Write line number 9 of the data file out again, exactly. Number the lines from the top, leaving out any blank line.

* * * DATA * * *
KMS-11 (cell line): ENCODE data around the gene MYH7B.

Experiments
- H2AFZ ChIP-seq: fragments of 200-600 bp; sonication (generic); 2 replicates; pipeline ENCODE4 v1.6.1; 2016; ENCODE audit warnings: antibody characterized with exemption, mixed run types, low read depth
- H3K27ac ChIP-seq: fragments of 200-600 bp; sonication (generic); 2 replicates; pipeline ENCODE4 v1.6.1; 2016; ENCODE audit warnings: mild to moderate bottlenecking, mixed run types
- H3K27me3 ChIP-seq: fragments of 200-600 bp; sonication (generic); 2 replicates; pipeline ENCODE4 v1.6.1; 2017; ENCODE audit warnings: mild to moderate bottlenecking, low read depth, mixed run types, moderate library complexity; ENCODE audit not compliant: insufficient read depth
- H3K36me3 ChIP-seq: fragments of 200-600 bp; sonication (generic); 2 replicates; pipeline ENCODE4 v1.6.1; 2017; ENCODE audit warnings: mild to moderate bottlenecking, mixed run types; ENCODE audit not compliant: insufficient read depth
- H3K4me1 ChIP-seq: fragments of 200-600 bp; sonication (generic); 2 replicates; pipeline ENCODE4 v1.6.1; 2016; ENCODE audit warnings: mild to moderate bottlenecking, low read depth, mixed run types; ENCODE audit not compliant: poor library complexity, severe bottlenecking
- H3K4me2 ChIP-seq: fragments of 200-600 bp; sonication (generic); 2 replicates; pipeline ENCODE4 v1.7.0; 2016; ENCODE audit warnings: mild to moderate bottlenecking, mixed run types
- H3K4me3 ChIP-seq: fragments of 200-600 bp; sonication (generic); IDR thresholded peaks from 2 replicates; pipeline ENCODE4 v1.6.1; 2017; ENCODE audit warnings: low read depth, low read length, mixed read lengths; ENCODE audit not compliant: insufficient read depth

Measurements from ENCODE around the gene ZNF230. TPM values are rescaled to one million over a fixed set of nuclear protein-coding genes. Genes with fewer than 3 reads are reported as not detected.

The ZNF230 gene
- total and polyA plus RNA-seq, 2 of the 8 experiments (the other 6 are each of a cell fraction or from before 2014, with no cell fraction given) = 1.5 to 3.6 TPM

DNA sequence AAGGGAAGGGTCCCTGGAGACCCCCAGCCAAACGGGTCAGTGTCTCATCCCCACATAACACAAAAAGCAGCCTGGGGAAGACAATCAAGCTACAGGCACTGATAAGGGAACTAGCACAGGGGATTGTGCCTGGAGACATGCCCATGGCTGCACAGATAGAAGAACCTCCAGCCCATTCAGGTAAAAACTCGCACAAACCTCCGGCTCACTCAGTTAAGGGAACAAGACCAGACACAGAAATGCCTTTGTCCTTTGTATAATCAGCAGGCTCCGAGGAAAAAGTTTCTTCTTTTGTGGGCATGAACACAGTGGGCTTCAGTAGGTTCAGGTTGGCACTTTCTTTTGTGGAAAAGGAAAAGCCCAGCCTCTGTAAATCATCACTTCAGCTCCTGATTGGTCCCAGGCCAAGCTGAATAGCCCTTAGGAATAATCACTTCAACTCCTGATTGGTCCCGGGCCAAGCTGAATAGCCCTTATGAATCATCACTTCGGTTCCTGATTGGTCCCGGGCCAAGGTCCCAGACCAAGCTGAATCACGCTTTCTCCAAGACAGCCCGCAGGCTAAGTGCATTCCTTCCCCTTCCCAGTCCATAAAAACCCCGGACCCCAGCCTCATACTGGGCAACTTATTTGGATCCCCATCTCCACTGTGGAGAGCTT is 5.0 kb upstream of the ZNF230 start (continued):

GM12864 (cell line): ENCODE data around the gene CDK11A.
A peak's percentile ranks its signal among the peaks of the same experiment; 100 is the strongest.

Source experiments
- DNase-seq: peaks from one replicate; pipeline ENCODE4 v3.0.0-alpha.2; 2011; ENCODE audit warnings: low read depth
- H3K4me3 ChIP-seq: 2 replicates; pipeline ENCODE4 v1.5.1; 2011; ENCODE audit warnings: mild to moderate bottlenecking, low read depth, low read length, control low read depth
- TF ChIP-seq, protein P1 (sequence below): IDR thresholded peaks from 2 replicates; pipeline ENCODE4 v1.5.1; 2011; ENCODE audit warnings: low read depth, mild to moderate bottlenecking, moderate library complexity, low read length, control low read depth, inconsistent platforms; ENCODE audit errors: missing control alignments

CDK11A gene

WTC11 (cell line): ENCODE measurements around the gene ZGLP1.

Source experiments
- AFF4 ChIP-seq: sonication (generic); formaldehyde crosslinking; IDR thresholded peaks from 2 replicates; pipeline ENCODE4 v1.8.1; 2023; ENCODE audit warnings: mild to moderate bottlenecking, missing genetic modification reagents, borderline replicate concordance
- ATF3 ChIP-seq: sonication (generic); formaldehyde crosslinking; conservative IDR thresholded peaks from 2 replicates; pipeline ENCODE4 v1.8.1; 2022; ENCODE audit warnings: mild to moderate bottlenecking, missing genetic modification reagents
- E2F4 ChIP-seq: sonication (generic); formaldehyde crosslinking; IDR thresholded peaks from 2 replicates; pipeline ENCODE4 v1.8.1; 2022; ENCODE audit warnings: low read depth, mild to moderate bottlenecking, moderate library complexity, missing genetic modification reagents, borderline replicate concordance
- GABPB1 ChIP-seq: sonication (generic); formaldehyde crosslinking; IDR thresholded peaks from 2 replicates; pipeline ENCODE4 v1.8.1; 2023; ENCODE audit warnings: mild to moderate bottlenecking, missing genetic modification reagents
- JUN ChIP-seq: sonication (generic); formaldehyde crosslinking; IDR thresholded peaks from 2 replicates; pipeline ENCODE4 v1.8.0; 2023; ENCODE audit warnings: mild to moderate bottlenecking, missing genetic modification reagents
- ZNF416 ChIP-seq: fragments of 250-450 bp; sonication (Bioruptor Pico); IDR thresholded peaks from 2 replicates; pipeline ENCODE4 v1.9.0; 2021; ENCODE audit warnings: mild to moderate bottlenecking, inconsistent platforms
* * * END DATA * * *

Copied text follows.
- H3K4me3 ChIP-seq: fragments of 200-600 bp; sonication (generic); IDR thresholded peaks from 2 replicates; pipeline ENCODE4 v1.6.1; 2017; ENCODE audit warnings: low read depth, low read length, mixed read lengths; ENCODE audit not compliant: insufficient read depth